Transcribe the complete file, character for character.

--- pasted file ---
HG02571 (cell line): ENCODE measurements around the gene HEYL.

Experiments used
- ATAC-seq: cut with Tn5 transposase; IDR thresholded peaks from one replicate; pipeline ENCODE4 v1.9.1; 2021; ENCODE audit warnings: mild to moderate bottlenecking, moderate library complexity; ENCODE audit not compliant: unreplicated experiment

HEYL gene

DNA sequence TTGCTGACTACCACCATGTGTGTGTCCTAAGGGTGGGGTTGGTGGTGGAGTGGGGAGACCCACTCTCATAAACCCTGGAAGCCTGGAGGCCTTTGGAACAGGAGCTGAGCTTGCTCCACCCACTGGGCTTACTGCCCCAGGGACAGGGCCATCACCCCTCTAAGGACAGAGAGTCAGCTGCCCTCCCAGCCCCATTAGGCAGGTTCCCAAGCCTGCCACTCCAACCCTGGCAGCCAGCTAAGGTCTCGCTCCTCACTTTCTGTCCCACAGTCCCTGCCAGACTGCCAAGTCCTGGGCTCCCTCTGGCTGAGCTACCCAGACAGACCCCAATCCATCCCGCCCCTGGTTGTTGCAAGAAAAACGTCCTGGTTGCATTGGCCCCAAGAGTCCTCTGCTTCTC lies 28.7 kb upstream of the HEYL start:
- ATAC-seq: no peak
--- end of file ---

HG02571 (cell line): ENCODE measurements around the gene HEYL.

Experiments used
- ATAC-seq: cut with Tn5 transposase; IDR thresholded peaks from one replicate; pipeline ENCODE4 v1.9.1; 2021; ENCODE audit warnings: mild to moderate bottlenecking, moderate library complexity; ENCODE audit not compliant: unreplicated experiment

HEYL gene

DNA sequence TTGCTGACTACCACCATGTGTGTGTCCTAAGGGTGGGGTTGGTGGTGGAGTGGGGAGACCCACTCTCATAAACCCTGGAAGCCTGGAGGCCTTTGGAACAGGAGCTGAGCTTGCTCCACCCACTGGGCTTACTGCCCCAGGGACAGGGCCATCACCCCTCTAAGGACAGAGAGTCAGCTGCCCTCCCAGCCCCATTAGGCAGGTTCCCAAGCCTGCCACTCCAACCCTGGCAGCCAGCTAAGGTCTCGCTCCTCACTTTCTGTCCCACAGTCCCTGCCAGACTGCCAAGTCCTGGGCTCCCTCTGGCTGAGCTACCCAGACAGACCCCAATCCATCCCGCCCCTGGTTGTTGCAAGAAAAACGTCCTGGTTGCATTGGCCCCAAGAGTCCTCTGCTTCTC lies 28.7 kb upstream of the HEYL start:
- ATAC-seq: no peak